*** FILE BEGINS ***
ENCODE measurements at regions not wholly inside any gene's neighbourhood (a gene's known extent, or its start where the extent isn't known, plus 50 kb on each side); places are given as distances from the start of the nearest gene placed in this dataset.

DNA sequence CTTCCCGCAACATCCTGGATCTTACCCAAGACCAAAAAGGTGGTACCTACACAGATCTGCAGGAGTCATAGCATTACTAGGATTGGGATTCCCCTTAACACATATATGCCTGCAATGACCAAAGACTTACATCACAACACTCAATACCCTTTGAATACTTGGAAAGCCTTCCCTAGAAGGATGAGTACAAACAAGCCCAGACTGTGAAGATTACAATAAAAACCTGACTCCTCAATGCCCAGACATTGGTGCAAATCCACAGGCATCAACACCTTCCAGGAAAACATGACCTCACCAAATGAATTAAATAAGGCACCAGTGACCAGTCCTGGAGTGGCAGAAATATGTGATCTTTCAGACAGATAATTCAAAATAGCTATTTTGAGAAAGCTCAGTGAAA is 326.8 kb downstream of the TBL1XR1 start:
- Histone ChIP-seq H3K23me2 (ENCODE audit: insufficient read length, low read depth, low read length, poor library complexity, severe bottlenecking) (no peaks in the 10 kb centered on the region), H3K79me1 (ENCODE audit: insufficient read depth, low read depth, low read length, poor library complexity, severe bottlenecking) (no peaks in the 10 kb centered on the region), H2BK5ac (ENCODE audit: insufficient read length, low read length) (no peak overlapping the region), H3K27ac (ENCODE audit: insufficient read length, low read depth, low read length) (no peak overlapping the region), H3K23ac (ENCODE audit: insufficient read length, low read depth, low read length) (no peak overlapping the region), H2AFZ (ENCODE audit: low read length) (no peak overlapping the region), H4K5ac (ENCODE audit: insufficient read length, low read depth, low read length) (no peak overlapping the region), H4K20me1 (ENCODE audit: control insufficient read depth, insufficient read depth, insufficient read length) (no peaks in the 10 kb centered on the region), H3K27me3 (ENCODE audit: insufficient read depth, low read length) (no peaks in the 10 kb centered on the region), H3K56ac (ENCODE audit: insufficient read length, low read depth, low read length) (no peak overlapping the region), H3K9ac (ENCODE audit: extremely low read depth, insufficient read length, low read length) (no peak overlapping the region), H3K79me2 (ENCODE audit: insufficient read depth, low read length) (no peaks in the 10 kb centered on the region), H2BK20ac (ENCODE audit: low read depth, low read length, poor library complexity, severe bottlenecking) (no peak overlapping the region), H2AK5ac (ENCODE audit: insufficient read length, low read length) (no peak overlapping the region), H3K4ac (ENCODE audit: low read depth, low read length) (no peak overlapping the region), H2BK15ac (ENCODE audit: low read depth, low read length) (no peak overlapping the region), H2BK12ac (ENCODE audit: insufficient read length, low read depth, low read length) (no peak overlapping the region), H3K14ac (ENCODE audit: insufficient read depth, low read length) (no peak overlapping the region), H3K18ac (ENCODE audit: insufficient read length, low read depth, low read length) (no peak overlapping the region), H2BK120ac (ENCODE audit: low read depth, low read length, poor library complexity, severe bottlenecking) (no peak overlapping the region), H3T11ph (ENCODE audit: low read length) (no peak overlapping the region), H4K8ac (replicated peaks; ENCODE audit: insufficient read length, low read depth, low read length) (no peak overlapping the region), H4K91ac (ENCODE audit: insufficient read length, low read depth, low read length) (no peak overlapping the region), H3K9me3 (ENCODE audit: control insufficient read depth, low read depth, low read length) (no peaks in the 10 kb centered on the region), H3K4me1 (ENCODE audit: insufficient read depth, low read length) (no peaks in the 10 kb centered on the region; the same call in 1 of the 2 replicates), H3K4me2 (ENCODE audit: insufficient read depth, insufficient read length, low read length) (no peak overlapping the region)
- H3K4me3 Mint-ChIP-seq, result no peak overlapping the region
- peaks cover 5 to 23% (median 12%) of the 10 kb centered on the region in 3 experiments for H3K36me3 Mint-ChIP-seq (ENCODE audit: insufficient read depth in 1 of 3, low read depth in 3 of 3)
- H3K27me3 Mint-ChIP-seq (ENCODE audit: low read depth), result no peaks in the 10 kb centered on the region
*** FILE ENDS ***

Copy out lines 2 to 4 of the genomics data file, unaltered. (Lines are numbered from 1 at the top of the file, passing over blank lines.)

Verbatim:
DNA sequence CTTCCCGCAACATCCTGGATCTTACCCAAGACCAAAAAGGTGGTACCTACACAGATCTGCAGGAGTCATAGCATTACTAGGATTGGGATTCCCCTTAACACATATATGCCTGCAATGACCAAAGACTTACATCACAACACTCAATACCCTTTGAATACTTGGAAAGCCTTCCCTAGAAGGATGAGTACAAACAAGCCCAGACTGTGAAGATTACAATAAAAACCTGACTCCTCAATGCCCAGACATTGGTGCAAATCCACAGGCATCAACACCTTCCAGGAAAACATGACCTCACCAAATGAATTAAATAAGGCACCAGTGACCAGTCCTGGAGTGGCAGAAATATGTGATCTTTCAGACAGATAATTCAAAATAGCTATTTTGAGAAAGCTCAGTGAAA is 326.8 kb downstream of the TBL1XR1 start:
- Histone ChIP-seq H3K23me2 (ENCODE audit: insufficient read length, low read depth, low read length, poor library complexity, severe bottlenecking) (no peaks in the 10 kb centered on the region), H3K79me1 (ENCODE audit: insufficient read depth, low read depth, low read length, poor library complexity, severe bottlenecking) (no peaks in the 10 kb centered on the region), H2BK5ac (ENCODE audit: insufficient read length, low read length) (no peak overlapping the region), H3K27ac (ENCODE audit: insufficient read length, low read depth, low read length) (no peak overlapping the region), H3K23ac (ENCODE audit: insufficient read length, low read depth, low read length) (no peak overlapping the region), H2AFZ (ENCODE audit: low read length) (no peak overlapping the region), H4K5ac (ENCODE audit: insufficient read length, low read depth, low read length) (no peak overlapping the region), H4K20me1 (ENCODE audit: control insufficient read depth, insufficient read depth, insufficient read length) (no peaks in the 10 kb centered on the region), H3K27me3 (ENCODE audit: insufficient read depth, low read length) (no peaks in the 10 kb centered on the region), H3K56ac (ENCODE audit: insufficient read length, low read depth, low read length) (no peak overlapping the region), H3K9ac (ENCODE audit: extremely low read depth, insufficient read length, low read length) (no peak overlapping the region), H3K79me2 (ENCODE audit: insufficient read depth, low read length) (no peaks in the 10 kb centered on the region), H2BK20ac (ENCODE audit: low read depth, low read length, poor library complexity, severe bottlenecking) (no peak overlapping the region), H2AK5ac (ENCODE audit: insufficient read length, low read length) (no peak overlapping the region), H3K4ac (ENCODE audit: low read depth, low read length) (no peak overlapping the region), H2BK15ac (ENCODE audit: low read depth, low read length) (no peak overlapping the region), H2BK12ac (ENCODE audit: insufficient read length, low read depth, low read length) (no peak overlapping the region), H3K14ac (ENCODE audit: insufficient read depth, low read length) (no peak overlapping the region), H3K18ac (ENCODE audit: insufficient read length, low read depth, low read length) (no peak overlapping the region), H2BK120ac (ENCODE audit: low read depth, low read length, poor library complexity, severe bottlenecking) (no peak overlapping the region), H3T11ph (ENCODE audit: low read length) (no peak overlapping the region), H4K8ac (replicated peaks; ENCODE audit: insufficient read length, low read depth, low read length) (no peak overlapping the region), H4K91ac (ENCODE audit: insufficient read length, low read depth, low read length) (no peak overlapping the region), H3K9me3 (ENCODE audit: control insufficient read depth, low read depth, low read length) (no peaks in the 10 kb centered on the region), H3K4me1 (ENCODE audit: insufficient read depth, low read length) (no peaks in the 10 kb centered on the region; the same call in 1 of the 2 replicates), H3K4me2 (ENCODE audit: insufficient read depth, insufficient read length, low read length) (no peak overlapping the region)
- H3K4me3 Mint-ChIP-seq, result no peak overlapping the region